Residents grateful for a “normal” holiday season
THOUGH THE CITY OF MAYFIELD continues to recover from last year’s December 10 tornado, its Christmas spirit has returned in full force.
Nearly a year after the historic EF4 tornado cut a deadly path through western Kentucky, the resiliency of the region and its people shines brighter than ever. This December, Mayfield residents are reflecting on the past year’s challenges, celebrating their triumphs and ringing in the holiday season with commemorative ceremonies, drive-thru light displays and other family-friendly fun.
A Celebration of Hope
Even as some Mayfield residents still struggle to get back into homes and businesses continue rebuilding, there is something the tornado didn’t take away from the town: hope.
“We have a long way to go, but we are certainly much farther along that path than we were in January of this year,” says Mayfield Mayor Kathy O’Nan.
In fact, there is some semblance of normalcy this December, like holiday open houses at local shops and the annual Christmas parade, though it won’t follow the usual route around the tornado-pounded courthouse square.
In the midst of the seasonal hustle and bustle, the community will pause for A Celebration of Hope at 2:30 p.m. on the first anniversary of the December 10 disaster. This will be a time to remember the lives lost, to honor the first responders and to look forward to the future with hope. For a community still healing, it will be a time of reflection as well as celebration.
“No one here had a normal Christmas last year,” says O’Nan. “I hope then, following the 10th, we can go back to as normal a Christmas as we can have, since last year certainly was not.”
The commemoration continues in the evening with an event set in motion by Ellie Swift, a Graves County High School sophomore and vice president of its Distributive Education Clubs of America (DECA). Implementing a DECA competition project, Swift and fellow club members Krystina Kelly and Joselyn Leonard are planning a tree lighting ceremony at Cartwright Grove in Mayfield to honor those affected by last year’s tornado.
“Instead of it being one big tree, we plan on doing multiple small trees,” explains Swift, whose family are Jackson Purchase Energy consumer-members. Proceeds from local sponsors will benefit the tornado victims.
While the tree lighting ceremony will be another opportunity to reflect on Mayfield’s struggles in the tornado’s aftermath, for Swift, it also represents a new beginning.
“We want people to be able to say, ‘Hey, we lived through this tornado, but we’re overcoming it,’” Swift says. “We’re going to move past it, and we’re going to be even stronger as a community than we were before.”
Festival of Lights and more
Mayfield’s annual Festival of Lights continues this year, featuring 10 supersize greeting cards, plus 106 holiday scenes.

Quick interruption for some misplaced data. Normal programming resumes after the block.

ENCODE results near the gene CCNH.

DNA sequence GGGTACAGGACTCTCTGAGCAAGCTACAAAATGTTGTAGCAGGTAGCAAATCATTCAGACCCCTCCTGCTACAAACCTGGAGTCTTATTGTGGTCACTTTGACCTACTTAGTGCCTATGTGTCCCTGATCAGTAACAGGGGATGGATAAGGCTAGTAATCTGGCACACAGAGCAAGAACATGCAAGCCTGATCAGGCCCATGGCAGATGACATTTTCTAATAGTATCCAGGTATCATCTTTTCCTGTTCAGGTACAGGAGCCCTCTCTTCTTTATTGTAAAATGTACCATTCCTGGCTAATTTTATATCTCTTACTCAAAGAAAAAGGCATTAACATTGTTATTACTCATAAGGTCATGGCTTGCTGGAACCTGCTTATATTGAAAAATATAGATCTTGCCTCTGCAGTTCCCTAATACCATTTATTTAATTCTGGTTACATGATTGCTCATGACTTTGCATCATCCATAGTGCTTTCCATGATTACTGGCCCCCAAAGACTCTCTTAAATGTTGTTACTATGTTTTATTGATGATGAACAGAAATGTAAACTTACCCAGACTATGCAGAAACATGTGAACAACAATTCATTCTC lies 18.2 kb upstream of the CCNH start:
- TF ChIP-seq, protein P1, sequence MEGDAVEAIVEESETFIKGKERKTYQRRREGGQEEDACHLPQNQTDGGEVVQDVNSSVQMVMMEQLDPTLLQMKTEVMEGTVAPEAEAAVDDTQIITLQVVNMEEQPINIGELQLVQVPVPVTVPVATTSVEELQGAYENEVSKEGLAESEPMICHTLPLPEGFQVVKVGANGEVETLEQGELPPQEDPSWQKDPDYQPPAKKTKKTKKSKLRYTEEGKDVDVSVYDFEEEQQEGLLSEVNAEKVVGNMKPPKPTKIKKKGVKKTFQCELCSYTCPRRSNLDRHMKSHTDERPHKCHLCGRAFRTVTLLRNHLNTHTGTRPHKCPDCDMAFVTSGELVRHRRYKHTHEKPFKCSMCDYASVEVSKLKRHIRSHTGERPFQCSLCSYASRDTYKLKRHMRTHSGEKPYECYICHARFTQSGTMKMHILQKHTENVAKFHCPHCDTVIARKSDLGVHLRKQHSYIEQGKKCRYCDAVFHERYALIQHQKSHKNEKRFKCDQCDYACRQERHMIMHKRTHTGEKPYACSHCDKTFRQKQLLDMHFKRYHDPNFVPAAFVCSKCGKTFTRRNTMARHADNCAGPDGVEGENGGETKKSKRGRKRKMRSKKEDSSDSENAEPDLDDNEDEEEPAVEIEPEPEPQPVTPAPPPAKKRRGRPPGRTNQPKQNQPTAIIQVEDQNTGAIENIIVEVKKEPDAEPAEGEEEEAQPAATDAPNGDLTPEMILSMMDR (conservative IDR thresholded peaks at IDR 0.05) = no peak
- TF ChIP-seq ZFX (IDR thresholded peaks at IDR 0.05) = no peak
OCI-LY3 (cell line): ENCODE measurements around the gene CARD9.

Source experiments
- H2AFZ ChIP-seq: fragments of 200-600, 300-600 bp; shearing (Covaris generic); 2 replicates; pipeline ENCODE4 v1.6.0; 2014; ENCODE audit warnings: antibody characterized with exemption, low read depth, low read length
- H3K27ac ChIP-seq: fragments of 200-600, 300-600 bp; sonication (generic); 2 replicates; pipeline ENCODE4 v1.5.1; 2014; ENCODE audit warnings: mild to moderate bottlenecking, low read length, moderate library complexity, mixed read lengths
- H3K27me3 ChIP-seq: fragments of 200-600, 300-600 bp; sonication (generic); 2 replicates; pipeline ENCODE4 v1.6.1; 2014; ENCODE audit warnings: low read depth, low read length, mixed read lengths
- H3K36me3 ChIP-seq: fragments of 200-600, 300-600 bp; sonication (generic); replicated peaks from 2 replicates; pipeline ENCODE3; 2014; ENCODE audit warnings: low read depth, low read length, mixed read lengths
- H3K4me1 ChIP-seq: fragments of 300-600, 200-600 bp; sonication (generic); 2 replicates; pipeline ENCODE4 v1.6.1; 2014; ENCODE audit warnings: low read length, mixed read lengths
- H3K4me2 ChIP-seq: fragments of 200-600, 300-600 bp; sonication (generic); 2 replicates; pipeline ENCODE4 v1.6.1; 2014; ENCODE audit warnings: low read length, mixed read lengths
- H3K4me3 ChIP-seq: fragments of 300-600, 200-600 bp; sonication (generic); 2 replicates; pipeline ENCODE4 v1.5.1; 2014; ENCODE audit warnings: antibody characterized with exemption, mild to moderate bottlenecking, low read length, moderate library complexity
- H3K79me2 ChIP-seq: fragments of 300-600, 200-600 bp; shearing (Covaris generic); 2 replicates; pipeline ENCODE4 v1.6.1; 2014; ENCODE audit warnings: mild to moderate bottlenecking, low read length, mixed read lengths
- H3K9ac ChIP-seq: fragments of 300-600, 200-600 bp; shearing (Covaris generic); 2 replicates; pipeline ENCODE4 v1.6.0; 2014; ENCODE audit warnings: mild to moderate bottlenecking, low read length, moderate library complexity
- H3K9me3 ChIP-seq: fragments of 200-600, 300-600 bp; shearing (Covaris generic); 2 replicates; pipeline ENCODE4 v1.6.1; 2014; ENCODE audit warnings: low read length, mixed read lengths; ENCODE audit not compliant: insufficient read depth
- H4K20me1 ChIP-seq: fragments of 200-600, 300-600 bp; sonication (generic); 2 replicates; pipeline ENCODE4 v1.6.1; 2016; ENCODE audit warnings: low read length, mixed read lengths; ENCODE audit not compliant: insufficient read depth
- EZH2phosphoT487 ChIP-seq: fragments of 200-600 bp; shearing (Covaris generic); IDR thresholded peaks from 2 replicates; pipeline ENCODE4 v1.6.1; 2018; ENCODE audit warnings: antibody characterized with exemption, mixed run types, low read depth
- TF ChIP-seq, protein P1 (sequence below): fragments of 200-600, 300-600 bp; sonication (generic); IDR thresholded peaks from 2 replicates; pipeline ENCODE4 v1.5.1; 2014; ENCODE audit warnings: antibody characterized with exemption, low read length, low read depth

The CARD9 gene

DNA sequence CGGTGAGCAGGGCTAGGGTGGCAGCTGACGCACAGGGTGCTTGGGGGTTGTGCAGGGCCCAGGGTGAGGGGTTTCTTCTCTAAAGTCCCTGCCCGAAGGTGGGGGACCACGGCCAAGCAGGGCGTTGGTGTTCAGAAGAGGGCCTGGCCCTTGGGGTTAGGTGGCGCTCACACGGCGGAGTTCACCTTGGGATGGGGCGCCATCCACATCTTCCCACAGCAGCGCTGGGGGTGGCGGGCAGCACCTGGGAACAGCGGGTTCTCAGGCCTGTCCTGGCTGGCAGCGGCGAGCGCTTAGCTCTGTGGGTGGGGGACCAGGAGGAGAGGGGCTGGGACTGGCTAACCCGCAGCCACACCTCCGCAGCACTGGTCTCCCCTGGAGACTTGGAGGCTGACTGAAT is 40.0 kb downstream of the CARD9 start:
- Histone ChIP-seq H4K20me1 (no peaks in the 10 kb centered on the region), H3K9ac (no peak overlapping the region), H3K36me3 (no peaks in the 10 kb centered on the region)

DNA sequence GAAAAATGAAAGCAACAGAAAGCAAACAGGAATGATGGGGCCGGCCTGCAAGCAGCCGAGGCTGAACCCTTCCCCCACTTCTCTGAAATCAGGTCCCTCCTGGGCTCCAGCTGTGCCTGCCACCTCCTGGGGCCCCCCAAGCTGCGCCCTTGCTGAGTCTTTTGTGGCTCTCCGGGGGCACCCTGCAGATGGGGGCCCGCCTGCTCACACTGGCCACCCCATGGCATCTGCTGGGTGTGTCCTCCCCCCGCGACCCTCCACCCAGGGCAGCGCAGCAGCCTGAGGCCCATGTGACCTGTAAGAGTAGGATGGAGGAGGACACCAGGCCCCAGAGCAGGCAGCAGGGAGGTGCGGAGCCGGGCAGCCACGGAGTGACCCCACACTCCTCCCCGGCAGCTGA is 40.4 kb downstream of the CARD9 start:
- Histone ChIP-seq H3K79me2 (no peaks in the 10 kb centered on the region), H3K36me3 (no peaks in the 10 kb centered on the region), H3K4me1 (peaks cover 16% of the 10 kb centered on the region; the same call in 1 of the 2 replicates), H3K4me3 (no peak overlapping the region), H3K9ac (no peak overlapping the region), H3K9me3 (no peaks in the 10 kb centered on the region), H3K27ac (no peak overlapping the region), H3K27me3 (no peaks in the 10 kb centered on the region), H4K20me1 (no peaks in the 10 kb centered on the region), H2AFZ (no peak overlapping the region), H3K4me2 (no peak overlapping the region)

The light display, sponsored by FNB Bank and area businesses, grows every year, and this year, seven new scenes have been added. Mayfield-Graves County Tourism Commission Executive Director Jennifer Walker jokes that her favorite scene changes each year, but if she had to choose just one, it’s the entrance. “I think my favorite is the opening one—it’s just a beautiful arch that says, ‘Welcome to the FNB Festival of Lights,’” says Walker, a West Kentucky RECC consumer-member. “And then you drive through and see a little bit of everything.”
Other seasonal activities around town this month include Walk Through Bethlehem, an immersive experience at Mayfield First Church of the Nazarene. Also, The Purchase Players are presenting The Best Christmas Pageant Ever.
“We’re so excited about these events,” says Walker. “All of these events, every one of them, was impacted by the tornado. And every one of them has worked as hard as they could work in order to provide the same events this year.”
More than ever, she adds, Mayfield has a special appreciation for the holiday season, and its residents want to share that with visitors.
At the end of the displays for Festival of Lights is Cartwright Grove, an 1880s Old West town, featuring 15 buildings with era furnishings, including a general store, stables and a schoolhouse. The town is decked out for the holidays, and kids can visit with Santa and warm up by the campfire with a snack as the sounds of live music dance in the air.
“We are a family-oriented place for families to come and get together and step back in time to enjoy some outdoor activities with their families,” says Jill Kirby, Cartwright Grove coordinator and overseer, along with her husband, Hugh, who designed and constructed all the buildings with the help of volunteers. Jill and Hugh, lifelong Mayfield residents, are West Kentucky RECC consumer-members, where their son, Russ, is a lineworker. Jill says Cartwright Grove is a way for the couple to give back to their town and help preserve local history.
Since 2016, families have made a visit to Cartwright Grove part of their annual Christmas tradition, a tradition many can’t wait to return to after last year’s devastating tornado.
“We are looking forward to being back to normal, opening the doors, and people coming in and having a happy holiday season at Cartwright Grove,” says Jill.
AMY COBB, a freelance writer and member of the Society of Children’s Book Writers and Illustrators, enjoys writing fiction and nonfiction for children and adults.